An "integrated production system" once meant something that fit the building without busting walls and didn't blow fuses when powered-up. Today's IPS configurations are often car-trunk sized, yet pack an 18-wheeler's worth of creative goodies. They're riding the convergence wave and helping traditional broadcasters weather the economy.
Thomson Grass Valley's Ignite control room automation solution is used primarily in news, "but these same workflows can be adapted to other applications and market segments," said product manager John Benson.
Combined with MediaFUSE, a toolkit for simultaneous Web, mobile, and IPTV platforms, Ignite "provides a workflow that allows programs to be cost effectively created and distributed over-the-air, while providing timely content for Web and mobile," Benson added.
Damien Spellman, a studio operator with MLB.com, operates a Ross Overdrive system. ©Jana Crawford Ignite was designed for large market operations, according to Alex Holtz, director, integrated production solutions. "We took into account the high volume, complexity, and extremely dynamic nature of newscasts," he said.
More than 100 deployed systems are evenly spread among upper and lower-tier markets, per company data. "The installed base is predominately news, but stations also use it for productions, such as entertainment, interviews, telethons, shopping, election coverage, promo/commercial creation and sports," said Benson.
While versatility is an important element in designing an integrated production system, price is just as—if not more—important these days.
Economic issues were a factor when Ross Video launched Over-Drive in 2004. Stations were concerned with "being competitive and making a profit; the last couple of months really put it on the front burner," said Brad Rochon, marketing product manager. "OverDrive is driven by two forces: Reducing staff and improving production quality. Our approach was 'you can do a production with fewer people in the room...' we focused on doing more productions, cleaner, and with fewer mistakes, and on handling changes where most mistakes happen: breaking news, on-the-fly coverage, unscripted events... that was a really big differentiator."
Like Ignite, OverDrive's ongoing focus is to use technology to manage live production, but with a primary focus on news, "an area of the station with the greatest pressure for cost reduction," said Rochon. However, Ross also has "systems in large U.S. sports facilities... [and is] developing technology for sports, which is similar, but with some unique requirements to hit all the different boards and formats."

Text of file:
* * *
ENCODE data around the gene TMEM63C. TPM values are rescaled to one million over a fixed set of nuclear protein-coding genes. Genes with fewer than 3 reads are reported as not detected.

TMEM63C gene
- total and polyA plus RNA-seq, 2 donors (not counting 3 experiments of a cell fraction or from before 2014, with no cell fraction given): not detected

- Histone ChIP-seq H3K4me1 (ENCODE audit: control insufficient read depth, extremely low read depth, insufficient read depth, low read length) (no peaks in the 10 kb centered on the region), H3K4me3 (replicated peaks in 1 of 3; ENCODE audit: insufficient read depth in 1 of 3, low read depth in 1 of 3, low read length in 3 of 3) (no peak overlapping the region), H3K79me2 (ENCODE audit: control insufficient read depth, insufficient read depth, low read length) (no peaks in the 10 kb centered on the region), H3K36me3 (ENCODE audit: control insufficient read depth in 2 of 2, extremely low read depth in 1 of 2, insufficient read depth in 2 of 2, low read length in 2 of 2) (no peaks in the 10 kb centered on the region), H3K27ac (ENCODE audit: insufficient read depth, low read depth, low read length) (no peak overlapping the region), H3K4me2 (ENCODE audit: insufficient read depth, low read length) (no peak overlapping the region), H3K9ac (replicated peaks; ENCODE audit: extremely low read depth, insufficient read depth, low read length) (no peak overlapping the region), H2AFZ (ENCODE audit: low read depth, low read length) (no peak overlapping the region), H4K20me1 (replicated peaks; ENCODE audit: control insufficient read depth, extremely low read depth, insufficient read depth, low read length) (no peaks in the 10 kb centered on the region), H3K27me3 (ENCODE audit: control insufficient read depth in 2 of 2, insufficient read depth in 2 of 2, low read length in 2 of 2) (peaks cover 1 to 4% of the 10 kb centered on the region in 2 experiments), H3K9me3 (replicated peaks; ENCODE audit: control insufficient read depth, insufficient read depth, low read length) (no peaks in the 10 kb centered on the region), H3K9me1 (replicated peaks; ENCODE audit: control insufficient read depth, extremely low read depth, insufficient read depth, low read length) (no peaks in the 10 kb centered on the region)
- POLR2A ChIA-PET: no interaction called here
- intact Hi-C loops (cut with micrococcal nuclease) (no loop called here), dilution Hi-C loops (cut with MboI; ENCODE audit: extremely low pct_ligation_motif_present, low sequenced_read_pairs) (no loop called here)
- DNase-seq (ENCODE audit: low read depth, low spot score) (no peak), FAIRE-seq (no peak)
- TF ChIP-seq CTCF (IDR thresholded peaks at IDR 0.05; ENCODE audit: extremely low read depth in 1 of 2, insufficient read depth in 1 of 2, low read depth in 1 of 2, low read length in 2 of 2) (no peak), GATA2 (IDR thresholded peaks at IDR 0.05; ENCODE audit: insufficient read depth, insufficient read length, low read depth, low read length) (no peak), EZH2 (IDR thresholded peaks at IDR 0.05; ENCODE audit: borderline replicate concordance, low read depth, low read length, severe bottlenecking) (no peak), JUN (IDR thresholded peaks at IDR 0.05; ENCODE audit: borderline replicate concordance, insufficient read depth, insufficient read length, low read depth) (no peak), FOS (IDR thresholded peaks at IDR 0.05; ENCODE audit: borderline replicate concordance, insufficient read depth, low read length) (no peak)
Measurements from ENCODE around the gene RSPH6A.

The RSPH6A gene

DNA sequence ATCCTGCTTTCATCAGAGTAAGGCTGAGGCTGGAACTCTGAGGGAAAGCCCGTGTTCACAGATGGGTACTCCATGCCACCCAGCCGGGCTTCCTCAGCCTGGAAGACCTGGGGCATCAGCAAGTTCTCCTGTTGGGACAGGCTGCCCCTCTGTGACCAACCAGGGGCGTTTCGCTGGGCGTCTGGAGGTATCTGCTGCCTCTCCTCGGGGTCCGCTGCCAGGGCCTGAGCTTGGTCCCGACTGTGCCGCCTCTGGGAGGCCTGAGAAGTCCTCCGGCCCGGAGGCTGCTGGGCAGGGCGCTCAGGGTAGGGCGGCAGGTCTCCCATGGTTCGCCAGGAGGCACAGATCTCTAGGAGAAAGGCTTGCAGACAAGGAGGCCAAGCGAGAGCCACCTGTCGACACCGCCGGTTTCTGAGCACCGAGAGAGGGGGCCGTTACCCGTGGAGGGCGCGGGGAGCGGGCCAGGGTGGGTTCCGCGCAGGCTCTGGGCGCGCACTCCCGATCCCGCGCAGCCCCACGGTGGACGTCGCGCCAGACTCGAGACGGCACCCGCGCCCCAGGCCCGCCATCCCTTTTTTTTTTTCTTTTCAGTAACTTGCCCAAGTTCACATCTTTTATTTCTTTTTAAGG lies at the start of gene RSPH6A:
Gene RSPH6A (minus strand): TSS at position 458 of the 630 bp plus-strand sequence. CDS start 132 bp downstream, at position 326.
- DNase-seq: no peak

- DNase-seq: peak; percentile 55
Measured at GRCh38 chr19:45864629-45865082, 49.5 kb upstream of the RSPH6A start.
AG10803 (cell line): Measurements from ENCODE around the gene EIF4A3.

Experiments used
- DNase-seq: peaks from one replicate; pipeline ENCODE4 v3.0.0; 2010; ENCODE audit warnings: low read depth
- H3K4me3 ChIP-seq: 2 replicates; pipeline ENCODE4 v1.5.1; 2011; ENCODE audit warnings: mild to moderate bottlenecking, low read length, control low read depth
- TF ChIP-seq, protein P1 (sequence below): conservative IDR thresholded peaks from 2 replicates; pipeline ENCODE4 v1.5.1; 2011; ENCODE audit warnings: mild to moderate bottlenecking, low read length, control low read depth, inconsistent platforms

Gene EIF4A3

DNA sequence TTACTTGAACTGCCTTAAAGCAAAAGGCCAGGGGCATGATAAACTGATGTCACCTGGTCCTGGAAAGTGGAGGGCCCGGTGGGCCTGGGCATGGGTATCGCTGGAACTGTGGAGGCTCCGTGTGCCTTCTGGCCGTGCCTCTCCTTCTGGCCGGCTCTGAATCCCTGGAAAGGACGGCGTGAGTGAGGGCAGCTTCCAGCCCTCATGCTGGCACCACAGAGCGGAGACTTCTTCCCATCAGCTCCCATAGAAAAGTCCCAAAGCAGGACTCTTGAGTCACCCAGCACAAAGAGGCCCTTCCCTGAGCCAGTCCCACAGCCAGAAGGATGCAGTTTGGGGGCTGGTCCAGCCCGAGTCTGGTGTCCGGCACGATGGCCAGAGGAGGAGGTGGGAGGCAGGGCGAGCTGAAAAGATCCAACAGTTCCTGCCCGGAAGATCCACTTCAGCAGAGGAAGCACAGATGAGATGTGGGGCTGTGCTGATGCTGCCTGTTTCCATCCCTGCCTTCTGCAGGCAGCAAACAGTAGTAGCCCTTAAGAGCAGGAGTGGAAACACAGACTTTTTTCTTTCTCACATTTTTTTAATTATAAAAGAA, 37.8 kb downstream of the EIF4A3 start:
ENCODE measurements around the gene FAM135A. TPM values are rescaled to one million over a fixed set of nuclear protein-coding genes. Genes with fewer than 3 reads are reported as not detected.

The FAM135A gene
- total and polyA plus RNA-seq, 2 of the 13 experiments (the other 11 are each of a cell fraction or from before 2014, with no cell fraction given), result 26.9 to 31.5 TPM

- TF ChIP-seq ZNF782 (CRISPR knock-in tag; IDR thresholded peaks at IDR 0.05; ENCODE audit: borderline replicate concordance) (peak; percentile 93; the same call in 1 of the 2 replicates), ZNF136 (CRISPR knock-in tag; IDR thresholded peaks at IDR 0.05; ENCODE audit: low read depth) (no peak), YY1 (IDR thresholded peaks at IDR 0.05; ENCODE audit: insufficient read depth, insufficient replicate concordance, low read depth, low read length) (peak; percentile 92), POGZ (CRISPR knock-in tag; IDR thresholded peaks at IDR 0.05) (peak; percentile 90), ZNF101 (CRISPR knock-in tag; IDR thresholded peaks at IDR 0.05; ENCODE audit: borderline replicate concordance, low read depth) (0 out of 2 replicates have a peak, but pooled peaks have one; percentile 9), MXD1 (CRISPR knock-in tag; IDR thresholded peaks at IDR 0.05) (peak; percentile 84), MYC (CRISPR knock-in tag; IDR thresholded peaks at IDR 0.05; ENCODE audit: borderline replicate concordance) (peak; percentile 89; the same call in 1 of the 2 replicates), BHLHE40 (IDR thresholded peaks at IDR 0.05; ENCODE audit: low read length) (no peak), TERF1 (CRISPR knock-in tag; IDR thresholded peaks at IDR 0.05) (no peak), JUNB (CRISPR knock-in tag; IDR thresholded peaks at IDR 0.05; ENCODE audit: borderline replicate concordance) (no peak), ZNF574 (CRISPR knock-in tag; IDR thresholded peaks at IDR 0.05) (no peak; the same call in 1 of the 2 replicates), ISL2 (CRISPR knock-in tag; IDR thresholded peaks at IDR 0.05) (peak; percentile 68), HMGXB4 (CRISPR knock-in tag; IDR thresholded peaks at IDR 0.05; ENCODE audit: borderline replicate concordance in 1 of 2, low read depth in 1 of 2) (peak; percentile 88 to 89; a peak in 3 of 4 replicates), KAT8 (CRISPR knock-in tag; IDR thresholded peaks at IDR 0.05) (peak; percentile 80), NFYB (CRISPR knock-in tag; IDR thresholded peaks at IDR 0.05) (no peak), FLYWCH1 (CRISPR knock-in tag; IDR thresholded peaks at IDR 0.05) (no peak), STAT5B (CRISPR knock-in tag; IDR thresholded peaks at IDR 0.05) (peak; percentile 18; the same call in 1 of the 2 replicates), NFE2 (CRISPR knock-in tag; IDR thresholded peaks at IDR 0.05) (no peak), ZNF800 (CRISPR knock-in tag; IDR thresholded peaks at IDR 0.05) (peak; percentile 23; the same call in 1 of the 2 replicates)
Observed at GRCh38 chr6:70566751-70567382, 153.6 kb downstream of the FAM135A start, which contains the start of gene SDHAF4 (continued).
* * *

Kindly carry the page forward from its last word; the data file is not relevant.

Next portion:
Ross is exploring versions for budget-sensitive markets, "everything from YouTube producers to TV stations looking for lower cost alternatives," Rochon said. "It doesn't all have to be full 1080p HD."
MLB.com, Major League Baseball's highly popular Web presence, was an early OverDrive adopter. The Web site plans to cover 2,600 games next season with audio, video, radio and TV for out-of-market fans, according to Joe Inzerillo, senior vice president of multimedia for MLB.com.
"We're an on-line entity; we didn't have the luxury of doing things the way everyone does in TV," he said. "We chose OverDrive because it scales-up when something's sophisticated enough to need separate operators; you can't really do it that with a 'one man band' system."
MLB.com is converting to an HD studio and its OverDrive setup will require only a control frame exchange Inzerillo said. "Here we are, a lowly Internet company that will have a fully digital workflow before a lot of broadcasters," he said. "By next year we'll be streaming true 720p/30 frame high definition on the Web, which we're really excited about."
Several compact, yet powerful options are at the opposite end of the price spectrum. Rushworks Media offers sister products REMO and VDESK, one for remote production and ruggedized to withstand shipping; the latter, touch-screen operated for fixed venues.
"Both can save money and increase reliability using integrated pan-tilt-zoom (PTZ) cameras... they're designed for single-operator simplicity," said company President Rush Beesley. "In many cases the producer is the director is the TD is the graphics operator; the savings in time and money [can be] substantial."
VDESK is popular with municipal governments, schools and church venues, while REMO is more for content producers seeking a compact, end-to-end system that can be set up in about a minute, according to Beesley. "The current economy has leveled the playing field... everyone's looking for the 'best bang-for-the-buck' in content creation and dissemination," he said.